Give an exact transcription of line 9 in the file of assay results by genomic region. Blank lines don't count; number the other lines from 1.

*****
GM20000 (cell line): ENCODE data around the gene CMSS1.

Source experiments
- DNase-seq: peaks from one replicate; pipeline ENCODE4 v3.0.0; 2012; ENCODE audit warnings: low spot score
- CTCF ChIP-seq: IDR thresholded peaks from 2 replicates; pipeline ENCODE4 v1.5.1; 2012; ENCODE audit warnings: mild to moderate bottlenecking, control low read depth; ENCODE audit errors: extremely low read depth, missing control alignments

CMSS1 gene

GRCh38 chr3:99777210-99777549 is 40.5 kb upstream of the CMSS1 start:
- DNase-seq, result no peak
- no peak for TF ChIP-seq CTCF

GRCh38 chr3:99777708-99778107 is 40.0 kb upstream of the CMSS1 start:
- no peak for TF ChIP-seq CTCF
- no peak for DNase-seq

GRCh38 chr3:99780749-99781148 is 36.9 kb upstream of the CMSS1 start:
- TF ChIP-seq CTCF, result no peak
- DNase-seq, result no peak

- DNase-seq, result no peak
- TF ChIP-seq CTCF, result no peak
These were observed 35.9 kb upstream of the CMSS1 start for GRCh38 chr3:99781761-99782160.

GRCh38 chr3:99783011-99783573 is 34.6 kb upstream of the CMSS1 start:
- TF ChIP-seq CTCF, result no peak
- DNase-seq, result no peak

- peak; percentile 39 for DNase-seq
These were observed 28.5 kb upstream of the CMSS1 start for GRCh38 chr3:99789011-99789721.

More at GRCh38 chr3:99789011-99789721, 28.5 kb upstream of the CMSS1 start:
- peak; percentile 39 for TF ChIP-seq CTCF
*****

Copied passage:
GRCh38 chr3:99777708-99778107 is 40.0 kb upstream of the CMSS1 start: